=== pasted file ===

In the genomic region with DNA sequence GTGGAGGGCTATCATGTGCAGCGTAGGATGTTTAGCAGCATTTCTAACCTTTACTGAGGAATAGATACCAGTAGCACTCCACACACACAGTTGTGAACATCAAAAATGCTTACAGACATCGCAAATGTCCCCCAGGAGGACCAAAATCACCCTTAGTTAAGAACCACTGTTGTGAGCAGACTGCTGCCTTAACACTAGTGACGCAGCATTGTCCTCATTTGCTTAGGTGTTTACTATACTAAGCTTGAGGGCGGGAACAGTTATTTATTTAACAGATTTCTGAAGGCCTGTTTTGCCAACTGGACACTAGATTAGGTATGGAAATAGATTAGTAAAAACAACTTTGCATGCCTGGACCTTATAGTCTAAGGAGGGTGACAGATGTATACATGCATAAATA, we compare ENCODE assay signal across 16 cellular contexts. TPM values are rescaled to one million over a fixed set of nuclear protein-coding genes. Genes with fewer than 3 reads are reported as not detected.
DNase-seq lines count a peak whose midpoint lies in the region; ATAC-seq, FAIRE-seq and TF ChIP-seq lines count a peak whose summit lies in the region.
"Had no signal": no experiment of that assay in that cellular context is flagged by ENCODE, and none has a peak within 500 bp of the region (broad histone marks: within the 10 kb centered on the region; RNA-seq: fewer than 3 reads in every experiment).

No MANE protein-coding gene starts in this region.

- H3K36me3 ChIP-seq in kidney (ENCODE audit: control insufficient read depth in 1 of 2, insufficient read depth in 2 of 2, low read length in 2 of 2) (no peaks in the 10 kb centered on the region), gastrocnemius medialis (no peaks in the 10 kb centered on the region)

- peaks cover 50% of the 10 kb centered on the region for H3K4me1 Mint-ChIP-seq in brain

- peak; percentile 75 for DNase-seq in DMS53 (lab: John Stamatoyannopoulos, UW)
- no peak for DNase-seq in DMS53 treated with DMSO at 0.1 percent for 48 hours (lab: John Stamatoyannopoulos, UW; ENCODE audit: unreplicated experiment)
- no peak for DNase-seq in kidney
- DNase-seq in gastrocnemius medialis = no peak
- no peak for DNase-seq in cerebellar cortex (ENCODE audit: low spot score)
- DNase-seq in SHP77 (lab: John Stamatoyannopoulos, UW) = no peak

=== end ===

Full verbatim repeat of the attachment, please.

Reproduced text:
In the genomic region with DNA sequence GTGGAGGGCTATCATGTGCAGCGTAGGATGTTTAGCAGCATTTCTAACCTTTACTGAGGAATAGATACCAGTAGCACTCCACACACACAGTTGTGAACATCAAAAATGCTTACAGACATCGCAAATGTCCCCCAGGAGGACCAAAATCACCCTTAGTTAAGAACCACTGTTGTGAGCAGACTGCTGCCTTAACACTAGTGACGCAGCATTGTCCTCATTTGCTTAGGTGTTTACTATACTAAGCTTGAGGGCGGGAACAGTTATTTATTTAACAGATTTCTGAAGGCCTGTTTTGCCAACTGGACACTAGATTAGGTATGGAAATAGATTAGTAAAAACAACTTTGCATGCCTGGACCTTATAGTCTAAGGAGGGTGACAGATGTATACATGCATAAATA, we compare ENCODE assay signal across 16 cellular contexts. TPM values are rescaled to one million over a fixed set of nuclear protein-coding genes. Genes with fewer than 3 reads are reported as not detected.
DNase-seq lines count a peak whose midpoint lies in the region; ATAC-seq, FAIRE-seq and TF ChIP-seq lines count a peak whose summit lies in the region.
"Had no signal": no experiment of that assay in that cellular context is flagged by ENCODE, and none has a peak within 500 bp of the region (broad histone marks: within the 10 kb centered on the region; RNA-seq: fewer than 3 reads in every experiment).

No MANE protein-coding gene starts in this region.

- H3K36me3 ChIP-seq in kidney (ENCODE audit: control insufficient read depth in 1 of 2, insufficient read depth in 2 of 2, low read length in 2 of 2) (no peaks in the 10 kb centered on the region), gastrocnemius medialis (no peaks in the 10 kb centered on the region)

- peaks cover 50% of the 10 kb centered on the region for H3K4me1 Mint-ChIP-seq in brain

- peak; percentile 75 for DNase-seq in DMS53 (lab: John Stamatoyannopoulos, UW)
- no peak for DNase-seq in DMS53 treated with DMSO at 0.1 percent for 48 hours (lab: John Stamatoyannopoulos, UW; ENCODE audit: unreplicated experiment)
- no peak for DNase-seq in kidney
- DNase-seq in gastrocnemius medialis = no peak
- no peak for DNase-seq in cerebellar cortex (ENCODE audit: low spot score)
- DNase-seq in SHP77 (lab: John Stamatoyannopoulos, UW) = no peak